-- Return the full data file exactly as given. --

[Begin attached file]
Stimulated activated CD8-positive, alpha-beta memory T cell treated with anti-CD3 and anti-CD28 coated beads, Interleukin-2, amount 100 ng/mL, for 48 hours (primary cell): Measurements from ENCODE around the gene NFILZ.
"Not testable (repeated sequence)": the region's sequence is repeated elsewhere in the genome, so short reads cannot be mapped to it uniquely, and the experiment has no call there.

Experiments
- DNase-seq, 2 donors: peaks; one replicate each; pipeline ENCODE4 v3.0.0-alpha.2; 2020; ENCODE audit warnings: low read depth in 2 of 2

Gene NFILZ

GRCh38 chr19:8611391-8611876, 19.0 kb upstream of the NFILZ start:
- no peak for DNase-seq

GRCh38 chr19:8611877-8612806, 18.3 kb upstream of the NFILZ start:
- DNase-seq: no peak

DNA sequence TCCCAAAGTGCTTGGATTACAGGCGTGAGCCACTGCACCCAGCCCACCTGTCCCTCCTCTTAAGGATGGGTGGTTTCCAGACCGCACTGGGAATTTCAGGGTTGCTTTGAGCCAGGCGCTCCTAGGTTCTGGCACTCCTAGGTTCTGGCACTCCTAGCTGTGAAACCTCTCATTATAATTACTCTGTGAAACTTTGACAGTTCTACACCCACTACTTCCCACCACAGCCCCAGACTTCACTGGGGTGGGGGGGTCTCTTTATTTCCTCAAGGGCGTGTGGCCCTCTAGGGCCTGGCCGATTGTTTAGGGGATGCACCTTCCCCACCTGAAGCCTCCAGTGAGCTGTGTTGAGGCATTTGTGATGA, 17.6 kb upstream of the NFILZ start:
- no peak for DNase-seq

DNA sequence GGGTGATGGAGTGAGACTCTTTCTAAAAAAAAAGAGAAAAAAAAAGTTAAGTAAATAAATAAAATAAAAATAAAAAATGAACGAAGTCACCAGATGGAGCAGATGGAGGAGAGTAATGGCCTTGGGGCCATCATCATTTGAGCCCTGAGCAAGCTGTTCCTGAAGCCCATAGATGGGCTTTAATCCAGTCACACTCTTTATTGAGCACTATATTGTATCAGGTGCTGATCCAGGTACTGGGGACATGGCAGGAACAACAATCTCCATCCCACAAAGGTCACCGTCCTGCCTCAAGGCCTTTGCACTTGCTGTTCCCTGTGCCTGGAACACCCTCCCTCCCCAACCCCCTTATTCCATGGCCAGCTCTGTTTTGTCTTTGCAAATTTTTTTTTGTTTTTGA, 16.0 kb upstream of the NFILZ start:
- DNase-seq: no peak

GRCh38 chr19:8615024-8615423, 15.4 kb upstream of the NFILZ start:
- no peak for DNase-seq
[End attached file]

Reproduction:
Stimulated activated CD8-positive, alpha-beta memory T cell treated with anti-CD3 and anti-CD28 coated beads, Interleukin-2, amount 100 ng/mL, for 48 hours (primary cell): Measurements from ENCODE around the gene NFILZ.
"Not testable (repeated sequence)": the region's sequence is repeated elsewhere in the genome, so short reads cannot be mapped to it uniquely, and the experiment has no call there.

Experiments
- DNase-seq, 2 donors: peaks; one replicate each; pipeline ENCODE4 v3.0.0-alpha.2; 2020; ENCODE audit warnings: low read depth in 2 of 2

Gene NFILZ

GRCh38 chr19:8611391-8611876, 19.0 kb upstream of the NFILZ start:
- no peak for DNase-seq

GRCh38 chr19:8611877-8612806, 18.3 kb upstream of the NFILZ start:
- DNase-seq: no peak

DNA sequence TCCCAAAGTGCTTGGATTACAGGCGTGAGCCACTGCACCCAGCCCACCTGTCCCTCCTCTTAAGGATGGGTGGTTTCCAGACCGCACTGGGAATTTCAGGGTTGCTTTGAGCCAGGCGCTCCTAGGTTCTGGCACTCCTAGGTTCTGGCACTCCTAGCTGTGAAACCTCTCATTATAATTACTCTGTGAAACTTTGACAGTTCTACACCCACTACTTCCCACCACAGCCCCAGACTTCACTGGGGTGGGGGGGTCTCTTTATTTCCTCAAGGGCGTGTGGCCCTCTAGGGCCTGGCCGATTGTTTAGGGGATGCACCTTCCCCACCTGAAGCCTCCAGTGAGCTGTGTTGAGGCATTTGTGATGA, 17.6 kb upstream of the NFILZ start:
- no peak for DNase-seq

DNA sequence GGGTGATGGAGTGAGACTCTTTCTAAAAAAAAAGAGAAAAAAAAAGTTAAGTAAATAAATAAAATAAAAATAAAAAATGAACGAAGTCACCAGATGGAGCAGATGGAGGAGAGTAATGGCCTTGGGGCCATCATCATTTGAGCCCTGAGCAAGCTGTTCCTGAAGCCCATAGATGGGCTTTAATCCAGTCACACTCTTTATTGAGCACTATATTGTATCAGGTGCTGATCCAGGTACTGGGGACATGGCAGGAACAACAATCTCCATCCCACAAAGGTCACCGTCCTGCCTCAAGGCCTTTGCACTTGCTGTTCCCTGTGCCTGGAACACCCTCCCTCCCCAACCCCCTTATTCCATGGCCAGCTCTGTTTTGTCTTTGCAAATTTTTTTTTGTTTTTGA, 16.0 kb upstream of the NFILZ start:
- DNase-seq: no peak

GRCh38 chr19:8615024-8615423, 15.4 kb upstream of the NFILZ start:
- no peak for DNase-seq